Saturday, March 24, 2012

All my flaws, explained

I recently came across a really interesting post. I found it quite by accident. It was all about the development of the mouth/jaw/palate and how it relates to the way you breathe, or vice-versa really.

Part 1
Part 2

This may not sound really interesting to you. You probably have a normal mouth. With normal teeth. You probably didn't have eight years of orthodontic work, speech therapy and five oral surgeries of various types.

I have. And that's why I thought this was really neat stuff.

This is a mold of my teeth in 4th grade:

That was biting down. I couldn't even eat normally. I would bite off pieces of sandwiches with my molars.

Fast forward to now, and I've got decent enough teeth. I mean, if you're not looking hard, and we're just talking and what-not, I look fine. But the reality is that I still have a pretty darn big overbite and I'm really self-conscious about that. My teeth are healthy and everything, but despite all those years of work, they are far from perfect. When the years of torture drew to a close, I was told that my bite was not perfect, but it was as good as it would get with braces. I was told that if I wanted to achieve something better, I'd have to have my jaw broken and reset. I thought, "Well, they're good enough for me!" And I still feel that way if the alternative is a broken jaw wired shut.

But trust me, I'm self-conscious a lot. I feel like a beaver. I've been told that I just have a tiny jaw. But nobody ever explained WHY.

So that brings us to the point of this post: the blog I came across the other day. To sum it up, how you breathe (mouth or nose) as a baby/small child determines how your whole face looks. Why? Well, if you breathe through your nose, like you should, you close your mouth and it forms a seal. Your tongue goes to the roof of your mouth a bit of a ways behind your teeth and spreads out, which in turn spreads your palate.

On the other hand, if you breathe through your mouth all of the time, you don't have that spreading effect and end up with a narrow jaw -- but not just that. It affects the development of the entire middle part of your face. And you can end up with an overbite, weak chin and protruding nose.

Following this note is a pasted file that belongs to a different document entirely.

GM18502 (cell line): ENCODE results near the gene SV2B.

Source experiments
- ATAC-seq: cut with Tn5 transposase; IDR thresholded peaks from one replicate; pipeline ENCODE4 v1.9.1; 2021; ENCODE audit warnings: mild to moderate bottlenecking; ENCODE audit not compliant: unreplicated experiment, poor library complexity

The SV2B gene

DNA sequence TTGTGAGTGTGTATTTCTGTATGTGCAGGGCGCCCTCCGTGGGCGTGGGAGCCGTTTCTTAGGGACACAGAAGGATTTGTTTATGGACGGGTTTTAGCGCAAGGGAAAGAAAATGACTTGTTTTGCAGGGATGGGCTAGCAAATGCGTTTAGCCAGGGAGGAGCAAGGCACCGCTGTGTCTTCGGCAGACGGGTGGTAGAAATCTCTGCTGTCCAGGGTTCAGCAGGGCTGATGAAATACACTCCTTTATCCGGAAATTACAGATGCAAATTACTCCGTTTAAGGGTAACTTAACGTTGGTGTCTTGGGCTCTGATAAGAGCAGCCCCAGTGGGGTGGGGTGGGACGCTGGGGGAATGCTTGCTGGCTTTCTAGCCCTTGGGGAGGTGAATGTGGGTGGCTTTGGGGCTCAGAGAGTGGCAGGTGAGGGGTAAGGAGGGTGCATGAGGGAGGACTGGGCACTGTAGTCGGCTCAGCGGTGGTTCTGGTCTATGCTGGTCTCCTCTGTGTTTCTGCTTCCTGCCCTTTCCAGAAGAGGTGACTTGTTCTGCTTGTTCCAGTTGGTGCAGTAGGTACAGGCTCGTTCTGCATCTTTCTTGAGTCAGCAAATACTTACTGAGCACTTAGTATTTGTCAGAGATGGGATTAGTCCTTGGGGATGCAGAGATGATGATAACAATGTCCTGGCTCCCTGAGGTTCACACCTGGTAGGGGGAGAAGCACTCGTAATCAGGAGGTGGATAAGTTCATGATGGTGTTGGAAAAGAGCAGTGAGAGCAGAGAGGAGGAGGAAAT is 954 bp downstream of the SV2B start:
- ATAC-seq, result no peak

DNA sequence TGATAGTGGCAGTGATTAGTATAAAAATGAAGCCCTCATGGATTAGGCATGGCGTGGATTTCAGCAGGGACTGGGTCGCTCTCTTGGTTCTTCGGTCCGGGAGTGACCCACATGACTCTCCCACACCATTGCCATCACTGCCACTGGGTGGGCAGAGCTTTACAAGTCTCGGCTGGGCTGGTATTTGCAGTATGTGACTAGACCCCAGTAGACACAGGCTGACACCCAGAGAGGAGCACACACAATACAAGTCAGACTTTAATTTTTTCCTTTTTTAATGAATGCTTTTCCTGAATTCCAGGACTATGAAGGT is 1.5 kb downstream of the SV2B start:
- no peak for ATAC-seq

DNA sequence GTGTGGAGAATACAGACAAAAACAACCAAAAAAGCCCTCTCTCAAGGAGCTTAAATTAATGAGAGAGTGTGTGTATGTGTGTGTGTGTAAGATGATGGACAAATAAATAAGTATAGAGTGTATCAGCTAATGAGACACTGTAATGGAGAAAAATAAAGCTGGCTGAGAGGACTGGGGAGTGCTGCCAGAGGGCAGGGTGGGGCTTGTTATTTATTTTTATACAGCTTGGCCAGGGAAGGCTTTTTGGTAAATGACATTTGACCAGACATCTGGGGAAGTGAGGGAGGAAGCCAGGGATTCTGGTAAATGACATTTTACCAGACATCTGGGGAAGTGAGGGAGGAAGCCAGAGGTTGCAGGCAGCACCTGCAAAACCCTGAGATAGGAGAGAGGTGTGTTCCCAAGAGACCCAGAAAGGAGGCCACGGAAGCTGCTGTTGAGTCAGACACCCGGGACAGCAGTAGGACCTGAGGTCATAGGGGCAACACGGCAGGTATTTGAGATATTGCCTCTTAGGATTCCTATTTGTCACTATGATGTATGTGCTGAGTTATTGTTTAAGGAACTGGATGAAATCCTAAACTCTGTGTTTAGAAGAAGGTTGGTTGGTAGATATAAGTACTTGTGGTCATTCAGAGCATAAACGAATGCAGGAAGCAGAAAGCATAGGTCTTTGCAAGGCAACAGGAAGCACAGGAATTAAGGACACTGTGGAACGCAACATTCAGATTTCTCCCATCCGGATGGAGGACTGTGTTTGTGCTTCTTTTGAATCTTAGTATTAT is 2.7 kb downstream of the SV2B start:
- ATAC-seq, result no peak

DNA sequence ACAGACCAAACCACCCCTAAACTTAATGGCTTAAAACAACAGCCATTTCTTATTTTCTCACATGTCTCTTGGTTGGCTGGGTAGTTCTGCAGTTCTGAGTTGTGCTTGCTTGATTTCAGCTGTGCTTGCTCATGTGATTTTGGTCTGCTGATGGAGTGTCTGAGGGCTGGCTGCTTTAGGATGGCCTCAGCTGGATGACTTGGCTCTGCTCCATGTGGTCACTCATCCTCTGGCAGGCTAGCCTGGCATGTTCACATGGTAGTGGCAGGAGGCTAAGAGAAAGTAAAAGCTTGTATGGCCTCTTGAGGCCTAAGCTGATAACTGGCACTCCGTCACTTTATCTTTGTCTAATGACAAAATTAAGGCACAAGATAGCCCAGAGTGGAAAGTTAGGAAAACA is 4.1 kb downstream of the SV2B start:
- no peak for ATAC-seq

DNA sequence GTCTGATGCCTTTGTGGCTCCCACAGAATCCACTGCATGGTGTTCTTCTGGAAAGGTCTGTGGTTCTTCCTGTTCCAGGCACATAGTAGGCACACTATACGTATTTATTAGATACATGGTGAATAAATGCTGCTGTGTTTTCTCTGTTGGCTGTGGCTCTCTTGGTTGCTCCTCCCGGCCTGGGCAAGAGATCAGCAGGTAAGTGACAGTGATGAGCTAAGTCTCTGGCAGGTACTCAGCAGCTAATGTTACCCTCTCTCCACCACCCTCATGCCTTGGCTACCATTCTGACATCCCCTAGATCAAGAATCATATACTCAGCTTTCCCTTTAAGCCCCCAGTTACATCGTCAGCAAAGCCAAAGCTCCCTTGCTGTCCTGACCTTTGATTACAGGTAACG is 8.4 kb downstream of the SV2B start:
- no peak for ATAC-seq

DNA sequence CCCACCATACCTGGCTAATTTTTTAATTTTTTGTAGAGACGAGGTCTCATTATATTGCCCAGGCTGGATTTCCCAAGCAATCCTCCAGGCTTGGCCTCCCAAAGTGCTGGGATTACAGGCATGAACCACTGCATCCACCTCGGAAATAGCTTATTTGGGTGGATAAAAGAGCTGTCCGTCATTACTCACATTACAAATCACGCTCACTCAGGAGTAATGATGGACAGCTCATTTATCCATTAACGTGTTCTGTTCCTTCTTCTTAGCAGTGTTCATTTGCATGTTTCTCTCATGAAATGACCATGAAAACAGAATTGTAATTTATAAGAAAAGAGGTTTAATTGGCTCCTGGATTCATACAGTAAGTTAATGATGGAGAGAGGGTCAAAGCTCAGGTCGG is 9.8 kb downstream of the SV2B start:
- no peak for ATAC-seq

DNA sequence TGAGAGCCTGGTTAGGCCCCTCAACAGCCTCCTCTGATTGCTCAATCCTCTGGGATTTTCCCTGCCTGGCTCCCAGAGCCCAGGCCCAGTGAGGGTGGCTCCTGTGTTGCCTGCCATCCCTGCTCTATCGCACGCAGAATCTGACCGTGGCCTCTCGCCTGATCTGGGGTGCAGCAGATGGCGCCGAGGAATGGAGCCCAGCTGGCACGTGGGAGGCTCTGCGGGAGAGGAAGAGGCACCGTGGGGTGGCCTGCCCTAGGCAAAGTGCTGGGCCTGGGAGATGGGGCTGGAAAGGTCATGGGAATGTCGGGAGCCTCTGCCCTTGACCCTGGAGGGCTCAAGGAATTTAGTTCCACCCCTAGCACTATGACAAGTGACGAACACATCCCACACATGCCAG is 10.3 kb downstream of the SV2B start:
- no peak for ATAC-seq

People this totally describes me. And you probably are imagining I look a bit like this:

And, well, I kinda used to. See this post for more on that and what I really look like.

But I'm not that bad. Not really. I just think it is fascinating that all the things I've always sorta disliked about my face are entirely due to the way I breathed when I was little. I don't know for a fact that I breathed through my mouth, but I'd bet money. It's like the chicken and the egg: Do I find myself keeping my mouth a bit open because of the overbite, or do I have the overbite because I didn't keep my mouth closed? I don't really know. But please don't call me a "mouth breather." My dad already says we have hillbilly blood, and I just don't need that.


Jdel said...

hmmm...never ever noticed your small jaw or weird teeth. and while i don't know if we ever really had a face to face conversation (except maybe at your lotion party???!!) i can assure you i notice things like that. but the whole breathing thing is def interesting.

C Marcia (Sequins) said...

I had horrible allergies growing up and was a notorious "mouth breather" (although ugh the term.. It sounds so gross!). My teeth were relatively straight (except for a snaggle tooth), but they didn't close. At all. I had to twist my jaw to make my back molars touch. Five years of orthodonitcs and a surgery that broke my jaw in three places and reset it with bolts later, and I have a jaw that closes all the way. (Well, mostly. Enough for eating sandwiches, at least!)

(So, I feel your pain. Literally.)